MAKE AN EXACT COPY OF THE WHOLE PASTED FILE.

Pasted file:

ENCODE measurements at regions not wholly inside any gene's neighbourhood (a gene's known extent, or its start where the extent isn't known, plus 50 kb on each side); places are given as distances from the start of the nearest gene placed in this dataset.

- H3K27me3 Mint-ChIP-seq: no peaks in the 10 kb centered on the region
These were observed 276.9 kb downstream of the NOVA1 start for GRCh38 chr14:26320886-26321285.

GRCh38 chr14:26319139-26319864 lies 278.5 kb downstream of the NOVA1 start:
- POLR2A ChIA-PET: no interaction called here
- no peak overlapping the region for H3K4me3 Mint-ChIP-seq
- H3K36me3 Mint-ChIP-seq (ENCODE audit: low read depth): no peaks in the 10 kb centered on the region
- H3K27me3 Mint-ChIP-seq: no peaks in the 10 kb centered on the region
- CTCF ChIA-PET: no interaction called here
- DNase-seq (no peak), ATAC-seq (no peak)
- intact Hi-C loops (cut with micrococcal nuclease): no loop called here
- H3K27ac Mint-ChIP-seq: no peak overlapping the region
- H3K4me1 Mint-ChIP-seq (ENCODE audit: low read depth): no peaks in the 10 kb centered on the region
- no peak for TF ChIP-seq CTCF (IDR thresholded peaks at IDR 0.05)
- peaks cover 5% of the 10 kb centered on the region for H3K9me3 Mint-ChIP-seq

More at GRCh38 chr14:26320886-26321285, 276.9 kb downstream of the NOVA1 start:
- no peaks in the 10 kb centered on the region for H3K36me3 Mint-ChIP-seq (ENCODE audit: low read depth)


ENCODE measurements at regions not wholly inside any gene's neighbourhood (a gene's known extent, or its start where the extent isn't known, plus 50 kb on each side); places are given as distances from the start of the nearest gene placed in this dataset.

- H3K27me3 Mint-ChIP-seq: no peaks in the 10 kb centered on the region
These were observed 276.9 kb downstream of the NOVA1 start for GRCh38 chr14:26320886-26321285.

GRCh38 chr14:26319139-26319864 lies 278.5 kb downstream of the NOVA1 start:
- POLR2A ChIA-PET: no interaction called here
- no peak overlapping the region for H3K4me3 Mint-ChIP-seq
- H3K36me3 Mint-ChIP-seq (ENCODE audit: low read depth): no peaks in the 10 kb centered on the region
- H3K27me3 Mint-ChIP-seq: no peaks in the 10 kb centered on the region
- CTCF ChIA-PET: no interaction called here
- DNase-seq (no peak), ATAC-seq (no peak)
- intact Hi-C loops (cut with micrococcal nuclease): no loop called here
- H3K27ac Mint-ChIP-seq: no peak overlapping the region
- H3K4me1 Mint-ChIP-seq (ENCODE audit: low read depth): no peaks in the 10 kb centered on the region
- no peak for TF ChIP-seq CTCF (IDR thresholded peaks at IDR 0.05)
- peaks cover 5% of the 10 kb centered on the region for H3K9me3 Mint-ChIP-seq

More at GRCh38 chr14:26320886-26321285, 276.9 kb downstream of the NOVA1 start:
- no peaks in the 10 kb centered on the region for H3K36me3 Mint-ChIP-seq (ENCODE audit: low read depth)